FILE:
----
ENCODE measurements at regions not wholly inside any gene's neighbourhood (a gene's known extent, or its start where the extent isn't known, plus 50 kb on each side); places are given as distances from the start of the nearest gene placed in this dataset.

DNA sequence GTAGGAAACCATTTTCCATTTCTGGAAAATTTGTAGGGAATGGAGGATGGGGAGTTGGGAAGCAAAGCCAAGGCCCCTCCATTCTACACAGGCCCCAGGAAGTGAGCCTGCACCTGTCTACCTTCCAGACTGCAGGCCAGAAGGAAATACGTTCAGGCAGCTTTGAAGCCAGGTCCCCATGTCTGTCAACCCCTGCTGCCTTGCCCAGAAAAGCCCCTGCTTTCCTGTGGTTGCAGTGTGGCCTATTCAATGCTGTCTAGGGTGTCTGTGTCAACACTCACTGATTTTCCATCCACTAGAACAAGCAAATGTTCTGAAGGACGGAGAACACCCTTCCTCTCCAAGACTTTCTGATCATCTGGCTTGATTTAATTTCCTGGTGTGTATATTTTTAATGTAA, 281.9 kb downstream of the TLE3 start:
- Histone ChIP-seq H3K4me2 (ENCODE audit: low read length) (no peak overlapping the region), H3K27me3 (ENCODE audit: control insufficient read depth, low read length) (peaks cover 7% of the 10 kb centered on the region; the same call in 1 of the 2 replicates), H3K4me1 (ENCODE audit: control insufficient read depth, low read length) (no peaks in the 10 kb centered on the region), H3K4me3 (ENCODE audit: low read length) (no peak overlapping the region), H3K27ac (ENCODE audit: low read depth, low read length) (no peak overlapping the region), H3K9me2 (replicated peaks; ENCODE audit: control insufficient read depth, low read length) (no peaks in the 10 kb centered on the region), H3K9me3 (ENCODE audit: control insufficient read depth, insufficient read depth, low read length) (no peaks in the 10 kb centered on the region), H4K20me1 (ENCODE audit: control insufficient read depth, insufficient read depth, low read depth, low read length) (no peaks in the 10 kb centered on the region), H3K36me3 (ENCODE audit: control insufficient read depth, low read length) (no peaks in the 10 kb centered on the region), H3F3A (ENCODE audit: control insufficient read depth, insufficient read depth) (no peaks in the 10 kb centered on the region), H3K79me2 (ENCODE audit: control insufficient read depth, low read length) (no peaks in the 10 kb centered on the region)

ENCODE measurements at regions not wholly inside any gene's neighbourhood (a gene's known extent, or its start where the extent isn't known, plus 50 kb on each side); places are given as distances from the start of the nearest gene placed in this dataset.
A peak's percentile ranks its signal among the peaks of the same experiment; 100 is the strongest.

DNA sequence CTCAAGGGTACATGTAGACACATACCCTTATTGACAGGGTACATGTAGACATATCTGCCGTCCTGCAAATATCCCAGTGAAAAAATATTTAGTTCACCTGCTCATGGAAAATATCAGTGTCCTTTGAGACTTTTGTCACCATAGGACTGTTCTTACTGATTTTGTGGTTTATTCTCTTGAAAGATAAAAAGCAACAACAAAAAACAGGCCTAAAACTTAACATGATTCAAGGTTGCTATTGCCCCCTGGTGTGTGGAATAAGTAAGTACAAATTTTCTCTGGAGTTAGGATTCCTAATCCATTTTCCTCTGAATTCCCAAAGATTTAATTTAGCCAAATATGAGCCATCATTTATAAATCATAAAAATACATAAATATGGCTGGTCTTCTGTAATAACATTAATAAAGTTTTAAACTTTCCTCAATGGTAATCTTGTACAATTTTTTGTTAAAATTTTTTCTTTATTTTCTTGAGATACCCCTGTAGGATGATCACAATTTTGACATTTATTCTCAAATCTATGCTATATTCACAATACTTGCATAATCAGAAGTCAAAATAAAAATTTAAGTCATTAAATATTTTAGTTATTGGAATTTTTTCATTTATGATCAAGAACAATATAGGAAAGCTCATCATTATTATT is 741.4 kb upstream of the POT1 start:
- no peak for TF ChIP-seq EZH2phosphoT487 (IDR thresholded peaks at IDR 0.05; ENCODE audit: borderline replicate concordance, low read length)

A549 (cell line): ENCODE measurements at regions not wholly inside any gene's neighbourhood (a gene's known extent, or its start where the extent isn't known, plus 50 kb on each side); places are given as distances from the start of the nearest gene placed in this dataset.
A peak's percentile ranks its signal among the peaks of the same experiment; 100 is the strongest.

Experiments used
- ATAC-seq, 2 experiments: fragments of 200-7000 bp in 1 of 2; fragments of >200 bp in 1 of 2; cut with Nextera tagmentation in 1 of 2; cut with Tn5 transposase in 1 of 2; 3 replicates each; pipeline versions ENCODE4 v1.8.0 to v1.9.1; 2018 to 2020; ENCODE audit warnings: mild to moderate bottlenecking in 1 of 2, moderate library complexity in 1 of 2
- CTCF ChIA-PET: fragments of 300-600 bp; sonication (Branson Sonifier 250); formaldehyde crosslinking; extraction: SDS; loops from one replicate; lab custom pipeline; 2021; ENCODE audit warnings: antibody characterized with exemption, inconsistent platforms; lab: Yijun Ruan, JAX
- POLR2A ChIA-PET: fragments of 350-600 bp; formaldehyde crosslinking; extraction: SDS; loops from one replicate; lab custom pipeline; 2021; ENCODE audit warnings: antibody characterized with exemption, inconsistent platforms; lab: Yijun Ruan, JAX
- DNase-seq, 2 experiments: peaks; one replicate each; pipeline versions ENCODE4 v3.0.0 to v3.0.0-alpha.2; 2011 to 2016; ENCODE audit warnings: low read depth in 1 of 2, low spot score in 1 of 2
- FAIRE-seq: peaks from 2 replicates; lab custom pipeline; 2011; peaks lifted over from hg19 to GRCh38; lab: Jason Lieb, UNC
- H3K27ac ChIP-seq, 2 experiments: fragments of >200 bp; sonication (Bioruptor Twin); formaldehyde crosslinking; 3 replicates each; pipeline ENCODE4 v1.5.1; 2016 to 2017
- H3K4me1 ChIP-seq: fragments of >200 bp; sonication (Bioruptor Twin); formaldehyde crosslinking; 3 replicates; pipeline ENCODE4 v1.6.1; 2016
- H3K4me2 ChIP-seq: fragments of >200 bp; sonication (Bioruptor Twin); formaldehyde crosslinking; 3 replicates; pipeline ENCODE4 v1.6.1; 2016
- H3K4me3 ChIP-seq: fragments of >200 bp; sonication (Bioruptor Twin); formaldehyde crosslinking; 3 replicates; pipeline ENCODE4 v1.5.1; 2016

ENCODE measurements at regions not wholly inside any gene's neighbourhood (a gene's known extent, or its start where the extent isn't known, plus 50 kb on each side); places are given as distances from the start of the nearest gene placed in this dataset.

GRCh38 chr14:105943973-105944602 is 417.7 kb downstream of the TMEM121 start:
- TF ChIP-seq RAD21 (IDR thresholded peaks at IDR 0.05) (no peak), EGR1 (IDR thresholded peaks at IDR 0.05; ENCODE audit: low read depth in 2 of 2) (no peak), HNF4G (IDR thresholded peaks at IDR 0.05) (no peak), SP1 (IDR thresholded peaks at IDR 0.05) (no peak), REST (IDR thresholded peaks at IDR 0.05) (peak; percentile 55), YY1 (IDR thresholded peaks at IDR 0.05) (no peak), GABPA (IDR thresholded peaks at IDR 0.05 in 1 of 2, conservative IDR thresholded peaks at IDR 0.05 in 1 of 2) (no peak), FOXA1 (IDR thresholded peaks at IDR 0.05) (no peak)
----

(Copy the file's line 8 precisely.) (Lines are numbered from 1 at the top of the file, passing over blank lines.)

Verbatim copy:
A549 (cell line): ENCODE measurements at regions not wholly inside any gene's neighbourhood (a gene's known extent, or its start where the extent isn't known, plus 50 kb on each side); places are given as distances from the start of the nearest gene placed in this dataset.